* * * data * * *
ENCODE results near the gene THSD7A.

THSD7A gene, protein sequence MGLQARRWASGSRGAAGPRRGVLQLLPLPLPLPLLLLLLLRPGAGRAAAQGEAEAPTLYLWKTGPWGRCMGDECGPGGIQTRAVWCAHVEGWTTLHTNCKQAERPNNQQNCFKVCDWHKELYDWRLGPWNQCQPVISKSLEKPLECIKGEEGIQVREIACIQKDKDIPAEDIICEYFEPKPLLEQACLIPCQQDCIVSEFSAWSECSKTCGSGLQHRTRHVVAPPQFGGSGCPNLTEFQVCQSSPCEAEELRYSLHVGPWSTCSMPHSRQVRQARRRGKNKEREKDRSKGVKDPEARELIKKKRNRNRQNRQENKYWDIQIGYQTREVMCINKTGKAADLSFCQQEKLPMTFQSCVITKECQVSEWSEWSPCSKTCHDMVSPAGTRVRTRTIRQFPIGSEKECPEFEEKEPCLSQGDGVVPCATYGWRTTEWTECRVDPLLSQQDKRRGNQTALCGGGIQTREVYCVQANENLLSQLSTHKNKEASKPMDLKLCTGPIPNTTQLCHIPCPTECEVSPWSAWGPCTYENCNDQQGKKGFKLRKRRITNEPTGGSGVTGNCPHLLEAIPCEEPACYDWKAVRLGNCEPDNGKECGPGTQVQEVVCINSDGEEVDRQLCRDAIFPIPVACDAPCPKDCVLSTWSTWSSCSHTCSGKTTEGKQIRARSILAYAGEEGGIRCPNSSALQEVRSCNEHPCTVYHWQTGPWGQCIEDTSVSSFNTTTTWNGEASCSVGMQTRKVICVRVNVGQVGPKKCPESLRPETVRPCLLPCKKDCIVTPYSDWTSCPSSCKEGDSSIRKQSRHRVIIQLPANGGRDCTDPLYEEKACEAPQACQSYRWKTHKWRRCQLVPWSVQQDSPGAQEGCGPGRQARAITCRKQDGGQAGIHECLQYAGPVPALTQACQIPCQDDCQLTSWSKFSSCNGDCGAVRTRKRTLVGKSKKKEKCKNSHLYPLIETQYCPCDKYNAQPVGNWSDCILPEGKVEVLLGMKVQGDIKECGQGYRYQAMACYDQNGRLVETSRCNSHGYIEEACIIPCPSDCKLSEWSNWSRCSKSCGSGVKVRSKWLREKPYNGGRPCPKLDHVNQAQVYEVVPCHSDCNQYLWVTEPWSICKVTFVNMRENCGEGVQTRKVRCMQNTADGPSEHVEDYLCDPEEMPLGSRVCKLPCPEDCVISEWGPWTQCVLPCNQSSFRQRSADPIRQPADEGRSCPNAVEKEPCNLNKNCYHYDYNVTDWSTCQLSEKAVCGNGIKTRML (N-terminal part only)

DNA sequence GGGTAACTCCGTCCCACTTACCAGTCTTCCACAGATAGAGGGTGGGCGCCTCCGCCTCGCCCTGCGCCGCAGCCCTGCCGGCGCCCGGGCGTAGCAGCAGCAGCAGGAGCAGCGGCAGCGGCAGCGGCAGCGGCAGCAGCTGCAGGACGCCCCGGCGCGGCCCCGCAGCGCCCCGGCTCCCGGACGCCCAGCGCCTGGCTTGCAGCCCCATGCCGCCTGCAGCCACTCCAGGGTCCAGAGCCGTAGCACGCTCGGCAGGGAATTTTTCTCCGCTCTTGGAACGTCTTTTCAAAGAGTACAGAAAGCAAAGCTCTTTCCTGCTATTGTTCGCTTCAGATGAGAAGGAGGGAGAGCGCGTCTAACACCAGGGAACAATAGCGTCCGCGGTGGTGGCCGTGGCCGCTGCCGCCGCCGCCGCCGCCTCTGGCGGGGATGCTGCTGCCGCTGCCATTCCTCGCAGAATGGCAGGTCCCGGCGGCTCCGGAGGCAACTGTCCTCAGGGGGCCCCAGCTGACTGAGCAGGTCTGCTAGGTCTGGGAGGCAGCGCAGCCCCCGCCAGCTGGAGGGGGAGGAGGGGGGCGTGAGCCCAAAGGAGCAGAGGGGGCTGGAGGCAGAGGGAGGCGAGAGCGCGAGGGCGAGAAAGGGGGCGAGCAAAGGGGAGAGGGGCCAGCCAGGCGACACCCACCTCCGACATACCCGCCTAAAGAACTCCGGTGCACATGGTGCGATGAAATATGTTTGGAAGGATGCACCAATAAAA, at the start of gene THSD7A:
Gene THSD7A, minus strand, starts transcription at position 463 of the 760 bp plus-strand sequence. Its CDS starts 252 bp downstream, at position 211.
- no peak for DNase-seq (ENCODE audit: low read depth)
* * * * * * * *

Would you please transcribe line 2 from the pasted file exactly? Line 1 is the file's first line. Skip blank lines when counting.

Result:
THSD7A gene, protein sequence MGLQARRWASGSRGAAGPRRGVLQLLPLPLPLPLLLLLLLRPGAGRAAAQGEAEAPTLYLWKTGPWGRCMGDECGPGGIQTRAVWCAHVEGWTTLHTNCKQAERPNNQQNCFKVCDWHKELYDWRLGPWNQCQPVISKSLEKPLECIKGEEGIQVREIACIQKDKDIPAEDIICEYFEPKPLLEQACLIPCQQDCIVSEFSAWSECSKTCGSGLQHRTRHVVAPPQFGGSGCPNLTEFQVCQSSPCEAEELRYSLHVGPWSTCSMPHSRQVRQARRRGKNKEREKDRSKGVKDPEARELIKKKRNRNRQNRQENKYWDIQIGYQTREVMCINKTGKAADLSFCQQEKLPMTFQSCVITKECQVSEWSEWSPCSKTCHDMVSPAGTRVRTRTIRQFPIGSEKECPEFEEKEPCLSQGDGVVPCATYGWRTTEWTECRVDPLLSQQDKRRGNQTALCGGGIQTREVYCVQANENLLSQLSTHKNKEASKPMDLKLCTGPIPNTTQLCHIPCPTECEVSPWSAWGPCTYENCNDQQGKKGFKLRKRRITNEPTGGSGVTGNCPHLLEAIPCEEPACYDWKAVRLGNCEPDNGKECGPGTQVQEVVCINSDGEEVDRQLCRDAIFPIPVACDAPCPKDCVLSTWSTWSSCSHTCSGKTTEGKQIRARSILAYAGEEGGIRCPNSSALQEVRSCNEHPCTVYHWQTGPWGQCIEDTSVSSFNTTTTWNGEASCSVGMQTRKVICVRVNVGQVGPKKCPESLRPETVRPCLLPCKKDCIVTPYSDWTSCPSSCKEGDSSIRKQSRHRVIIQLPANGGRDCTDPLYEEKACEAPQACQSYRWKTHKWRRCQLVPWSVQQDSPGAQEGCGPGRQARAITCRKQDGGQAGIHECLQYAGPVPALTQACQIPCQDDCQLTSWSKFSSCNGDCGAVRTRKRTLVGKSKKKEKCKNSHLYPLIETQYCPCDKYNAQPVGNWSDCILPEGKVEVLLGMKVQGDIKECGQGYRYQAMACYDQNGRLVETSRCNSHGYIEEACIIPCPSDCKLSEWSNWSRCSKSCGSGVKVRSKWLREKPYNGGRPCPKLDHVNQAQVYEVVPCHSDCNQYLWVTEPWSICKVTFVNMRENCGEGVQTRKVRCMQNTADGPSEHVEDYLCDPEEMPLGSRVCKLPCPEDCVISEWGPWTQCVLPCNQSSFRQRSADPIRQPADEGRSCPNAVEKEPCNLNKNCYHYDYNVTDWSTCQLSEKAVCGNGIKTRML (N-terminal part only)